To the Editor:
I do not think I am the only reader still waiting for a response from your editorial staff to Grant Wiggins’ reasonable requests in a March 28, 2007, letter to the editor for an explanation.
In his letter, Mr. Wiggins, an internationally respected educator who has made significant contributions to the craft of our profession, asked two very important questions regarding your publication of Kim Chase’s Commentary “Understanding by Accident” (March 14, 2007). I believe he is entitled to a public response to these questions (quoting Mr. Wiggins):
• “Why did you feel the need to dignify such a diatribe without at least checking the facts?” and
• “Did you even check with other teachers in her district?”
I have waited for your response to Mr. Wiggins through three issues and, finding none, am prompted to write.
Your response (or lack of it) to Mr. Wiggins may very well cause a number of readers such as myself to question whether Education Week should continue to be on our reading list.
Kenneth D. Kastle
EDITOR’S NOTE: Commentaries, by their nature, express a point of view. They are opinion pieces, not news or feature articles. When readers take exception to what an author says, they are given space in the section to express their disagreement in a letter. The section is fact-checked, but opinions and personal recollections are not part of this process.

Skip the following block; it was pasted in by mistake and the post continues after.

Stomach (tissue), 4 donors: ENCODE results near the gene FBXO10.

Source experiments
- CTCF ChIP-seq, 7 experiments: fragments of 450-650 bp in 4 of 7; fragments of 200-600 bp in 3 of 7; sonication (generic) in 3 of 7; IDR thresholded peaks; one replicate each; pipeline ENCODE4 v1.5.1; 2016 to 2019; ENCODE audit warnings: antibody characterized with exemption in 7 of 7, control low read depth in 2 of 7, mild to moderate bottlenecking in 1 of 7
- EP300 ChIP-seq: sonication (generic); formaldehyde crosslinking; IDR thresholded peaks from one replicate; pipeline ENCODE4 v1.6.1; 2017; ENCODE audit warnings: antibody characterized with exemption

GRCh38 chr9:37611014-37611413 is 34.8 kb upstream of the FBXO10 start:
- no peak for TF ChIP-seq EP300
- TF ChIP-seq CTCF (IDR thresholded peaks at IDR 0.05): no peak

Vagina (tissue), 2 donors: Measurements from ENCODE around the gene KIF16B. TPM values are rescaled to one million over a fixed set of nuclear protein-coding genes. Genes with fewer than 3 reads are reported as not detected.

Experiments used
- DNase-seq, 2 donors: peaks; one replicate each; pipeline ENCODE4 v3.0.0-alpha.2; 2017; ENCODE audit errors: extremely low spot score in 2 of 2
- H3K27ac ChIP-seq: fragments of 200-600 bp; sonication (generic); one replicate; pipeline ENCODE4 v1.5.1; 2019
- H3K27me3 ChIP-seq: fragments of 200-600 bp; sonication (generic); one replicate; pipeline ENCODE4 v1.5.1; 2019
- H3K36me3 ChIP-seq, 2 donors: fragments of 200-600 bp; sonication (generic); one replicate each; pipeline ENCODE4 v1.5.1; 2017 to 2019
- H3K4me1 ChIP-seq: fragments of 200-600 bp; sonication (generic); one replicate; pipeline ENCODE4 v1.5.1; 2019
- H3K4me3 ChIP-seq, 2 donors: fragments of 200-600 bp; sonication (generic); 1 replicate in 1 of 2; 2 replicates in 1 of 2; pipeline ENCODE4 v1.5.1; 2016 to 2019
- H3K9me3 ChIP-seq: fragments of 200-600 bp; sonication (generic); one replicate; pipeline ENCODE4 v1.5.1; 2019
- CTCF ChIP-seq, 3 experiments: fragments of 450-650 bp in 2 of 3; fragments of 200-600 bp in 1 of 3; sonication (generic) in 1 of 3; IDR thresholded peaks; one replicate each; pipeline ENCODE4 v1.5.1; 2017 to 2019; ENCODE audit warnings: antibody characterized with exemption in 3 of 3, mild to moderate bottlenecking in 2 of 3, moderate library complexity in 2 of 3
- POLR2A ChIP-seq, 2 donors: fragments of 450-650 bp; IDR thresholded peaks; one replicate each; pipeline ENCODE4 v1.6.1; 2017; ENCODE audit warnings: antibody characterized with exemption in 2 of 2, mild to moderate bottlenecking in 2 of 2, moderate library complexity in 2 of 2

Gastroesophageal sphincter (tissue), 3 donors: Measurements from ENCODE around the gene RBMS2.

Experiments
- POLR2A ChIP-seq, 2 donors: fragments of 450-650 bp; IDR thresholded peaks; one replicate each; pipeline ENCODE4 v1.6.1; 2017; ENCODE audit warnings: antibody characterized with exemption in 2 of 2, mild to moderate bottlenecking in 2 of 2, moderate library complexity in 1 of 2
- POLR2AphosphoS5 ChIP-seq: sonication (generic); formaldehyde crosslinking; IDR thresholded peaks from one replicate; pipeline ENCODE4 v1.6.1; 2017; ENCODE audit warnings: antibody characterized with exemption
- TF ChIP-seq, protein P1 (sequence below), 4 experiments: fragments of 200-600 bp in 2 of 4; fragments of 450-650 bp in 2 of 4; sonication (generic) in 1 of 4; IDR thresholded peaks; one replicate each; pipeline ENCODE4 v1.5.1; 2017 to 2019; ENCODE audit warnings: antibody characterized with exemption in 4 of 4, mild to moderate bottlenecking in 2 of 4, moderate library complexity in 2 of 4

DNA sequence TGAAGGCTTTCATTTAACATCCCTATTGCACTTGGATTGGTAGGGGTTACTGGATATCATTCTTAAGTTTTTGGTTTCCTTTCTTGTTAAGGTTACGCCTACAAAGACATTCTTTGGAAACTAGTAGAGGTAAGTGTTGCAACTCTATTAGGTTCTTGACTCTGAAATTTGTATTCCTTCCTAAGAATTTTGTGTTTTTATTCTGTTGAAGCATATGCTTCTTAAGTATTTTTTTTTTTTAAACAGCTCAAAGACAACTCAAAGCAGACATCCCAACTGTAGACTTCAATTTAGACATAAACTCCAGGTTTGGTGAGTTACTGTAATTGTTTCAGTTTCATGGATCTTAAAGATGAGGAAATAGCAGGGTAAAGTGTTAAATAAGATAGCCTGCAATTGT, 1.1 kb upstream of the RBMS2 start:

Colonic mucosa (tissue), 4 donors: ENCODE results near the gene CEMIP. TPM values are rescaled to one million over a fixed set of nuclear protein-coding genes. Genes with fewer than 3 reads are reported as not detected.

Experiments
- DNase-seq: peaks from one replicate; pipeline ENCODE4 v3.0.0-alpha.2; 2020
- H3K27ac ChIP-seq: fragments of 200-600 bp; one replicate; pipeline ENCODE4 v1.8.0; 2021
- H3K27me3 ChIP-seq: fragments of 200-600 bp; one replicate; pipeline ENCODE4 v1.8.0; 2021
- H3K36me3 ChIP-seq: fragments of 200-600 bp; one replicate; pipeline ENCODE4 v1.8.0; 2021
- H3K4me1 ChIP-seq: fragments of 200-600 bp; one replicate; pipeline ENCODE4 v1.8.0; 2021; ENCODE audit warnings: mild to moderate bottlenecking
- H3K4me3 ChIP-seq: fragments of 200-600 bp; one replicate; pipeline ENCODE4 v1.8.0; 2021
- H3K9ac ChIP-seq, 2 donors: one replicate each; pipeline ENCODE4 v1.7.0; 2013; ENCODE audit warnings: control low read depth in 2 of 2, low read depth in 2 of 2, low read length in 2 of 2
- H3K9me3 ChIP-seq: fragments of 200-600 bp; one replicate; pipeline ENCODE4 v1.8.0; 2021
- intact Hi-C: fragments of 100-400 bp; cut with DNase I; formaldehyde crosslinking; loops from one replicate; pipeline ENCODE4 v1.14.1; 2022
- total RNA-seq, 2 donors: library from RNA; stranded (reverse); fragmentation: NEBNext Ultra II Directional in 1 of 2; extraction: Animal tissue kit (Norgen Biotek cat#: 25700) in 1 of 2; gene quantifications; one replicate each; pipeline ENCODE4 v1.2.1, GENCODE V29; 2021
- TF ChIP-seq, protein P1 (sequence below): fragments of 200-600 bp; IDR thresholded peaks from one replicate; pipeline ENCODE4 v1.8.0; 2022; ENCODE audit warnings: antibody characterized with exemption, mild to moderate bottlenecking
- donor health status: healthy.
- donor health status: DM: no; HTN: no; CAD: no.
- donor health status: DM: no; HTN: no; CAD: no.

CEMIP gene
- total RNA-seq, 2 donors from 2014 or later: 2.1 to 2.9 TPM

To the Editor:
Kim Chase’s Commentary “Understanding by Accident” describes the way my students learned before I accepted the opportunity to participate, with a dozen colleagues, in a weeklong workshop with Grant Wiggins and Jay McTighe. That workshop changed the way we taught. I don’t remember any of us grousing about it being a waste of time. We worked very hard that week, and produced an entire instructional unit by the end of the session.
I particularly recall Mr. Wiggins’ analogy of lesson design to car design. Car-manufacturing engineers base the development of an automobile on how they expect it to perform, he said, and work backwards from that concept. Educators can learn from them.
Teachers who approach every workshop or new idea with a negative attitude cheat not only the presenter, but also their colleagues, their students, and themselves. Helping students become lifelong learners begins with us, walking the walk as well as talking the talk.
While I agree that the best professional development is embedded in the context of a regular school day, and while I used that as a primary form of guiding instruction when I was a middle school principal, circumstances occasionally merit off-site meetings.
Ms. Chase should model the joy of learning, rather than dismiss a golden opportunity. She and her students could benefit from Mr. Wiggins’ ideas.
Rockledge High School
A version of this article appeared in the April 25, 2007 edition of Education Week as In-Service Essay Draws Further Reader Comment